I interpret my role in Goddard’s student-centered approach to learning as both guide and fellow traveler – an ally in intellectual adventure and active exploration. A crucial part of my job is to facilitate the defeat of the self-censor, to help quash the negative inner voice Schiller called the “watcher at the gates of the mind” that examines ideas too closely, stifling the creative or expressive or investigative process before it can even begin. I try to engage in our program's interdisciplinary “conversation” with students in the most progressive way possible – to challenge, encourage and assist in the kind of discovery that leads to creation and then, hopefully, to action. I believe that Goddard, through the students drawn to our programs and the work they take out into the world, is making a positive and critical difference.
I’m a writer, director, performer and activist – my current areas of inquiry and (hoped-for) discovery include community collaboration in performance; insider/outsider; environmental destruction and its impact on intangible cultural heritage; performance as research; and the ongoing tension between social action and aesthetics in the arts, with a focus on theatre.
For the past nine years, much of my artistic work/life has been connected to Lesotho, southern Africa. Since January 2005, when I arrived on a Fulbright to teach, create and direct in the National University’s Theatre Unit, I’ve been navigating the tricky cultural terrain of the small, mountainous country and making theatre there. Lesotho, a nation of about 2 million, is completely surrounded by South Africa and has the 3rd highest HIV infection rate in the world. My early work there was focused on teaching (acting, directing, playwriting, play production), directing shows and producing theatre events – some connected contextually to the HIV pandemic, others set in a purely performative frame. As an outgrowth of that work, The Winter/Summer Institute in Theatre for Development (WSI) was launched in June 2006. WSI is a multicultural collaboration between faculty and students from three continents, and community participants from the rural mountains of Lesotho (www.maketheatre.org). While my work as WSI’s artistic director is ongoing, in 2012 I received a second Fulbright to return to the National University and, along with my teaching and directing duties, to begin a new project connected to dam-building, environmental destruction and related questions of intangible cultural heritage. That project, Split the Village, is still in process.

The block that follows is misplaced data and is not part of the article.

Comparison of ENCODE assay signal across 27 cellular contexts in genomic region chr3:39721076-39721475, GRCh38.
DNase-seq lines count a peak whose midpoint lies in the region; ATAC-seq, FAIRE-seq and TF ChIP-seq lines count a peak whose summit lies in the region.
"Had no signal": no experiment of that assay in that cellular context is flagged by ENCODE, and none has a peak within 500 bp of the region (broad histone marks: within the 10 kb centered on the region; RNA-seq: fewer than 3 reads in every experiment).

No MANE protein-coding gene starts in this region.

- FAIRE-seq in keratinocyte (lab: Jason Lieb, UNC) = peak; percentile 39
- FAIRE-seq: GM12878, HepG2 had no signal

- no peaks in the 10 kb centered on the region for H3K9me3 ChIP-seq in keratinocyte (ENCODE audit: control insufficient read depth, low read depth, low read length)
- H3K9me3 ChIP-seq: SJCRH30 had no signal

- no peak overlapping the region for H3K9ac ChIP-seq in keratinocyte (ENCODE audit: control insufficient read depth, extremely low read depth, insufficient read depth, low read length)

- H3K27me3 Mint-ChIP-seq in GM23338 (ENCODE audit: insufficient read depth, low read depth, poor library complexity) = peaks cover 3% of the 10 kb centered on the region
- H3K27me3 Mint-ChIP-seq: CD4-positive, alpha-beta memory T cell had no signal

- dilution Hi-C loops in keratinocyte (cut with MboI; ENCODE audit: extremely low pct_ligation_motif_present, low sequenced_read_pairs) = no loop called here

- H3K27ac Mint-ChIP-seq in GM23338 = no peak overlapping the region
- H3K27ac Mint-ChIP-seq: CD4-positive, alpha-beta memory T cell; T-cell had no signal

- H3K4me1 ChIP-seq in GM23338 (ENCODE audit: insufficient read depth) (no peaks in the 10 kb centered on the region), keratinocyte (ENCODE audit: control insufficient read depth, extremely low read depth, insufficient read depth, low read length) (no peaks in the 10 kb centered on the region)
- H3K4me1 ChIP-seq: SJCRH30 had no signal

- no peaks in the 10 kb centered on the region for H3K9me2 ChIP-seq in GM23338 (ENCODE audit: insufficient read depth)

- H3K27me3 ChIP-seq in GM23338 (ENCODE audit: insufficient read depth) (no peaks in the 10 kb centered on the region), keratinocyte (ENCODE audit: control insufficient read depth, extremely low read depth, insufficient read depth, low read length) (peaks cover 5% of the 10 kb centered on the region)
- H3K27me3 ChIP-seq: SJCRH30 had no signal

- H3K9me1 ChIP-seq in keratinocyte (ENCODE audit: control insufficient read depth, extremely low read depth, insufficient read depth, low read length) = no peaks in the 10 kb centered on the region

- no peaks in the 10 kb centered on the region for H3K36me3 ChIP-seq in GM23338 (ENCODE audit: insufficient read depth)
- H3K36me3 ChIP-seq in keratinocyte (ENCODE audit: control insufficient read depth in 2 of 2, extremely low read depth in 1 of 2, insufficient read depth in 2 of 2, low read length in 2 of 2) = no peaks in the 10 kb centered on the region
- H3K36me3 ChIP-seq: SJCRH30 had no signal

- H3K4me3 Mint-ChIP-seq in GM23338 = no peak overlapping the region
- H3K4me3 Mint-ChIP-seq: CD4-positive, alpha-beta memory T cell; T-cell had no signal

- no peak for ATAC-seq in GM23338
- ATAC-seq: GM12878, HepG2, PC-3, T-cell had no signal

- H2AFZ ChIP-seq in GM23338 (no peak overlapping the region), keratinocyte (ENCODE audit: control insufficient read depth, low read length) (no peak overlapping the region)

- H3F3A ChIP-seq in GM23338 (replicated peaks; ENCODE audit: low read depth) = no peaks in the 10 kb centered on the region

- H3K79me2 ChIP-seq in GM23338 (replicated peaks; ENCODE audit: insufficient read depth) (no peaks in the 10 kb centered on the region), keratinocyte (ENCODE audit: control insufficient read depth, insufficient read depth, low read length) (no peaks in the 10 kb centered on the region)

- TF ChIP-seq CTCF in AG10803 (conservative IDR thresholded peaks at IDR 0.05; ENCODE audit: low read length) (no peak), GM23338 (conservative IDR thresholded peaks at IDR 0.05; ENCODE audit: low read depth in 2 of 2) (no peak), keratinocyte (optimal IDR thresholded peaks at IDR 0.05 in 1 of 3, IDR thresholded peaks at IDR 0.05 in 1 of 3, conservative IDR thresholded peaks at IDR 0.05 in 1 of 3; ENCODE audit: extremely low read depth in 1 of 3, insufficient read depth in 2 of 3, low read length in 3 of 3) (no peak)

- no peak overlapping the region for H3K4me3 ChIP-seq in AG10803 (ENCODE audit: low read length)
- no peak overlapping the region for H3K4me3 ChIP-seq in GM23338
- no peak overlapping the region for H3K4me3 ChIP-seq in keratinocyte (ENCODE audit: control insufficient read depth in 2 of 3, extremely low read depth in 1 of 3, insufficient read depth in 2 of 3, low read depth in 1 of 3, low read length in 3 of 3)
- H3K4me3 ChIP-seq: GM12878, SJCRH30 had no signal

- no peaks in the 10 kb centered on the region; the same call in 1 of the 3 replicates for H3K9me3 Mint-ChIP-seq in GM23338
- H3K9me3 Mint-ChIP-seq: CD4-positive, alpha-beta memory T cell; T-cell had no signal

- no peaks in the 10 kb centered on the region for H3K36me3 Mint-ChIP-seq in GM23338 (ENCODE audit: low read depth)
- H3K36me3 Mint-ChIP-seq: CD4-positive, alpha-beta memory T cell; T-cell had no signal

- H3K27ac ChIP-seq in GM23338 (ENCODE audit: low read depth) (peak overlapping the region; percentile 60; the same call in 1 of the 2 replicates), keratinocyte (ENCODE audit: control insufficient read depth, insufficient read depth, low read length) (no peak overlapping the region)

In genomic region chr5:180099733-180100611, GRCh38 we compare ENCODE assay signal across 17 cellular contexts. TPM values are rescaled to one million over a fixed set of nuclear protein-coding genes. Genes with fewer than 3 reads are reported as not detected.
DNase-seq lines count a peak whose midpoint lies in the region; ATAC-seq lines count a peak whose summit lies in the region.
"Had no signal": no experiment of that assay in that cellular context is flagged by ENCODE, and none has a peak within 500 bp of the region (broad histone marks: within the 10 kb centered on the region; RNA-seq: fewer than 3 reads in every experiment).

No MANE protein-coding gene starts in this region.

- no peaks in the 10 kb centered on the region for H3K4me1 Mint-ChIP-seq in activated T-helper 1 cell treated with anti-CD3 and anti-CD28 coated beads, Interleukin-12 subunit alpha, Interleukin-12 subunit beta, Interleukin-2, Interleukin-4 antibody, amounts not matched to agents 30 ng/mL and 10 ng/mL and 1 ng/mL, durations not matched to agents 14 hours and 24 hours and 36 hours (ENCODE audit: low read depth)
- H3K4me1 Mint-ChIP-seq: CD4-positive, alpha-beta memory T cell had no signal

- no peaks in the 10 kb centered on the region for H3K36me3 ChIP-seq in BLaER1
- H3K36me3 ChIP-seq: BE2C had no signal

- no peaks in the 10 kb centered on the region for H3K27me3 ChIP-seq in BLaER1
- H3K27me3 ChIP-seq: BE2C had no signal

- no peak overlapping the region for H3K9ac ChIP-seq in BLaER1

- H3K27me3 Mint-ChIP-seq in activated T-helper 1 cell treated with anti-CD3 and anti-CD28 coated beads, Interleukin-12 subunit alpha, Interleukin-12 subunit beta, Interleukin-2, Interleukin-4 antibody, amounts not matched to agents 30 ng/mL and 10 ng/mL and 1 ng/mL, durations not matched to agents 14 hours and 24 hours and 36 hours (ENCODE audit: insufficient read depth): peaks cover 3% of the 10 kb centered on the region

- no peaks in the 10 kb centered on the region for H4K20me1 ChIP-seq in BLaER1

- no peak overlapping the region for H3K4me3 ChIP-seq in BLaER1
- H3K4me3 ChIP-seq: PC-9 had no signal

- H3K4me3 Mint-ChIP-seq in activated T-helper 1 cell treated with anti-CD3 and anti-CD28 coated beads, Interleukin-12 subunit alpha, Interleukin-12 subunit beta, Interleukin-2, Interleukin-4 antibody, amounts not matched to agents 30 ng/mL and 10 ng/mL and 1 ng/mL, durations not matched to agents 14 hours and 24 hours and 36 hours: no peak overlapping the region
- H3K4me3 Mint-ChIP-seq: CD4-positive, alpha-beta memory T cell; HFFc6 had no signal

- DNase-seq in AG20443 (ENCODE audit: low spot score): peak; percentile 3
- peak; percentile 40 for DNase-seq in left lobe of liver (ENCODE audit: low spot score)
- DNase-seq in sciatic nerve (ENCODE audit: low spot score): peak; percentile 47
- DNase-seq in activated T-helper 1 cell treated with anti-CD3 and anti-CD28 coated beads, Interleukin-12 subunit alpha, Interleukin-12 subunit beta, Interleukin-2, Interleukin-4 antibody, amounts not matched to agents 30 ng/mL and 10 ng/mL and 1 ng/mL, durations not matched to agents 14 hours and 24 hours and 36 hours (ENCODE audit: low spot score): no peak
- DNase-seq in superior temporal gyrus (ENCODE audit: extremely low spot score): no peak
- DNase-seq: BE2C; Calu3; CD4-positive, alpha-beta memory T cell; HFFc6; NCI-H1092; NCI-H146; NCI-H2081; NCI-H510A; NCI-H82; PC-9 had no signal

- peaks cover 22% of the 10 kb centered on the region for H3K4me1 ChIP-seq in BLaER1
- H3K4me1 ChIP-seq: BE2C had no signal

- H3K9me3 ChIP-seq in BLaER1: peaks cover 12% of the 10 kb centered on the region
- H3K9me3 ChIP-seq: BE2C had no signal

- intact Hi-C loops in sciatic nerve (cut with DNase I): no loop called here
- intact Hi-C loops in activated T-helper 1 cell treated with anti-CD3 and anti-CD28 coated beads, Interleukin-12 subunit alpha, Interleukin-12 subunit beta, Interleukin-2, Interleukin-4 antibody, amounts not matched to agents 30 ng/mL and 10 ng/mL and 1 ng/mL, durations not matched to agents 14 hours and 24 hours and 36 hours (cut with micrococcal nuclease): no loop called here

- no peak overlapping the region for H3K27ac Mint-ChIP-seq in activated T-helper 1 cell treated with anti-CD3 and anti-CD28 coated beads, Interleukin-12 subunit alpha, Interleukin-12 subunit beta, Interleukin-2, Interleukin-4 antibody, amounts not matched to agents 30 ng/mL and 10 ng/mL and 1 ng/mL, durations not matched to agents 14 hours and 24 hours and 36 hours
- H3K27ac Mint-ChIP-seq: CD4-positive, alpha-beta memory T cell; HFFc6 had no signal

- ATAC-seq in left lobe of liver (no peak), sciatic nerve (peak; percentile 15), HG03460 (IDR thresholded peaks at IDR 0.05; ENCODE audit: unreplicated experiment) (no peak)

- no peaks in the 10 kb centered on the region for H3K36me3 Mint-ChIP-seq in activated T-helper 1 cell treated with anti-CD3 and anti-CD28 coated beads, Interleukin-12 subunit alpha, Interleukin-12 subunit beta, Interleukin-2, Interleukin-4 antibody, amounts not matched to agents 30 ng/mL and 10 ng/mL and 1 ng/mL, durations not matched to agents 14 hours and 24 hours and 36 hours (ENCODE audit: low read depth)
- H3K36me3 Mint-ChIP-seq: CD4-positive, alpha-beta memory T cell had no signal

I’ve been teaching in Goddard’s MA in Individualized Studies program since 2002 (inclusive of leaves for my Fulbright and other work in Africa). I’ve also been a visiting writer in the MFA in Creative Writing Program at Long Island University, Brooklyn; and, since 1993, I’ve been an instructor and project collaborator at the State University of New York’s Empire State College (ESC) in Manhattan – a program that, like Goddard’s, grew out of the progressive education movement. ESC is currently the U.S. academic base of WSI.
In New York, I’m at work on a new performance piece, Surrogate Traveler, which began development through IRT Theater’s 3B Series in May 2013. I also have an ongoing relationship with Mabou Mines Theatre, where I’ve been a Resident Artist three times – most recently working on Outpost: Letter from Lesotho, which looks at the outsider/insider conundrum, chaos and comedy of global “citizenship.”
My work as a playwright and performer has been seen at a variety of NYC venues, including: Dixon Place, HERE, NYU’s Experimental Theatre Wing, the ArcLight, St. Mark's in the Bowery, and the former Circle Rep Lab; as well as at locations throughout Lesotho, and at the Performing Arts Centre of the Free State in Bloemfontein, South Africa.
Visit Katt Lissard's website: http://www.kattlissard.org.